“Debbie is so humble, and it’s easy to think her success came from being in the right place at the right time,” says Adele LaCombe, Macomber’s daughter and CEO of Debbie Macomber Inc. “Yet the to know and be with her is to witness her discipline, her tenacity, her determination and how she continually improves her skills over time.…During COVID, she wrote from home during the first half the day, then spent every afternoon taking MasterClasses [online classes] to have fun. Not just a few, she’s taken over 100 MasterClasses, and you can expect that knowledge to help inform her fiction.

Despite its runaway success, Macomber has managed to retain its small-town sensibility. A devout Christian with 13 grandchildren, she relaxes by digging clams along the coast and tending to her garden. She says she plans to slow down her writing pace a bit — it can be grueling to meet her strict publishing deadlines — and sometimes wonders about her legacy.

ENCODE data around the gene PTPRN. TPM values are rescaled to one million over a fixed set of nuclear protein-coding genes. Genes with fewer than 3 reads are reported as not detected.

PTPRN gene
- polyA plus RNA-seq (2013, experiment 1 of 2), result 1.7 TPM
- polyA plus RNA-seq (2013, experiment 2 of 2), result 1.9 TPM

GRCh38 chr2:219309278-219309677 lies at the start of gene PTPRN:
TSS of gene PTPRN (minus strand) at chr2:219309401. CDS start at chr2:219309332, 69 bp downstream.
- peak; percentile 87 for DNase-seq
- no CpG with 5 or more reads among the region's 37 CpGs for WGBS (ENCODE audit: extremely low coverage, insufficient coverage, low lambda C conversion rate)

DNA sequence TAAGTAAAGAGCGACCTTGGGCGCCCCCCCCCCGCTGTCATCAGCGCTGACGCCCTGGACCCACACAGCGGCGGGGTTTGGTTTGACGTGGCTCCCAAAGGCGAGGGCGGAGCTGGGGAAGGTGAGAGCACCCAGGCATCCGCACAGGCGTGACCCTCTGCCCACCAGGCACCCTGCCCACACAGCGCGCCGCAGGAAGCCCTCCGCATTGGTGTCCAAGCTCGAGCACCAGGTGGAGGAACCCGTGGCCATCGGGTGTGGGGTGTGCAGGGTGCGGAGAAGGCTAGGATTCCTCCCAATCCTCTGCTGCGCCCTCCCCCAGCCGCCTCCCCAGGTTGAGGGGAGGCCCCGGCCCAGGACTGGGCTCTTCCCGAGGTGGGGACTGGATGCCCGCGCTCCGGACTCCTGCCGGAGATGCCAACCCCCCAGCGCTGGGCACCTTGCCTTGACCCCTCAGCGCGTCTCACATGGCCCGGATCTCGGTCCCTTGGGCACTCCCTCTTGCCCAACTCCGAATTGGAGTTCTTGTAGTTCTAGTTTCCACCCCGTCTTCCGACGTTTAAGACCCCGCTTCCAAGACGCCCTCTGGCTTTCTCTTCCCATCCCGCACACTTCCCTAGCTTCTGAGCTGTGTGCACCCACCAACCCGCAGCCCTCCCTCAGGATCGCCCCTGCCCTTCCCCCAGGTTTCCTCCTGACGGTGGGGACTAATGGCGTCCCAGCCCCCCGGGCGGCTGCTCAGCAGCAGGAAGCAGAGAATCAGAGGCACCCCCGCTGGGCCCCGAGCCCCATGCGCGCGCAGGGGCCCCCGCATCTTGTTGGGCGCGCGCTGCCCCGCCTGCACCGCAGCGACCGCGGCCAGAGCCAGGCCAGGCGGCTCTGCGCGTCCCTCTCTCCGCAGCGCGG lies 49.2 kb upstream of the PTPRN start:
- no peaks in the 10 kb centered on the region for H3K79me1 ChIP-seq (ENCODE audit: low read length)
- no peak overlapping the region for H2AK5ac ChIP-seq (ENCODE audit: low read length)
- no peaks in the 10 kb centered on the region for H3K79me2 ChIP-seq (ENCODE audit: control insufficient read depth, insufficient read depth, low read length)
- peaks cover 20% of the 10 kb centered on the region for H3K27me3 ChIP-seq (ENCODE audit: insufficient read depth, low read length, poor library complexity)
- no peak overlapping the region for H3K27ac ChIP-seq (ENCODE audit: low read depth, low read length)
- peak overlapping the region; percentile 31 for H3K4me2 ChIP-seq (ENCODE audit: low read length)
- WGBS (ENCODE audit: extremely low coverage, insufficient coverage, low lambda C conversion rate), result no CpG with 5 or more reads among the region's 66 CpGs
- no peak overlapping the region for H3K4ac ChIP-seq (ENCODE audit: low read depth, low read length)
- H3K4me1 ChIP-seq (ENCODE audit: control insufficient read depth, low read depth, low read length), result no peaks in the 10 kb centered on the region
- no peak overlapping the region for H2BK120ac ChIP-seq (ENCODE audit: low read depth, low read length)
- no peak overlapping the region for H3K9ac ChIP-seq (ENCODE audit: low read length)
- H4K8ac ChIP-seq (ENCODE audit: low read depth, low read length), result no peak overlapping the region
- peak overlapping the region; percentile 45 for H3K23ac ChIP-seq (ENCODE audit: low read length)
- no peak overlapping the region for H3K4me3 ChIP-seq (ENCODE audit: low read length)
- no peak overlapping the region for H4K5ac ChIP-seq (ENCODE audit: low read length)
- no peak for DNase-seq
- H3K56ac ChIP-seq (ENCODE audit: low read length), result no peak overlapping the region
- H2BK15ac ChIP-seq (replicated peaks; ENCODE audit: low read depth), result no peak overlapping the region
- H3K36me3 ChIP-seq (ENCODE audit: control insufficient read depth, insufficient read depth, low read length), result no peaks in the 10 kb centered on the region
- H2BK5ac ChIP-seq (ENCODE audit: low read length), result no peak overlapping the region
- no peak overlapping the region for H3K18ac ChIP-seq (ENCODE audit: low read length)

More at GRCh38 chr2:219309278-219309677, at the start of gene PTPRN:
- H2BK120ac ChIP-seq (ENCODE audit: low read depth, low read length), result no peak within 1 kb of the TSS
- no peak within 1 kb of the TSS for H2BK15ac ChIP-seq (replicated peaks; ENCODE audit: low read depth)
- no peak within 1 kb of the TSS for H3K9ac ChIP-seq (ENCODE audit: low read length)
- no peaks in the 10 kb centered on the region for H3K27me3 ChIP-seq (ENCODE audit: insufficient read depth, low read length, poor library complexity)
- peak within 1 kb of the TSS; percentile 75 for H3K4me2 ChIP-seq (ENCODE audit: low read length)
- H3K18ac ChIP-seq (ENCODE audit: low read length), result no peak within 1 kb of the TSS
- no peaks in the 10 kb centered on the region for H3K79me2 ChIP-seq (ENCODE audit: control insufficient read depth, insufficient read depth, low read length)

She has a wall in her home covered with a collection of framed autographs from some of her favorite authors – writers who have stood the test of time, like Helen Keller, Harriet Beecher Stowe, George Bernard Shaw and Harper Lee. “Every time I walk up those stairs,” Macomber says, “I’m reminded of the power of story and my responsibility as a writer to create stories that will linger.”

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Book Review: CREATURES OF THE DESERT https://vstorereading.com/book-review-creatures-of-the-desert/ Sat, 12 Nov 2022 20:47:15 +0000 https://vstorereading.com/book-review-creatures-of-the-desert/ Thank you, Erewhon Books, for sending me a copy of Desert Creatures in exchange for an honest review! At nine years old, Magdala and her father find themselves exiled from their home and seeking refuge in the Sonoran Desert. There they join other survivors on a pilgrimage to the holy city of Las Vegas. Magdala, […]]]>

Thank you, Erewhon Books, for sending me a copy of Desert Creatures in exchange for an honest review!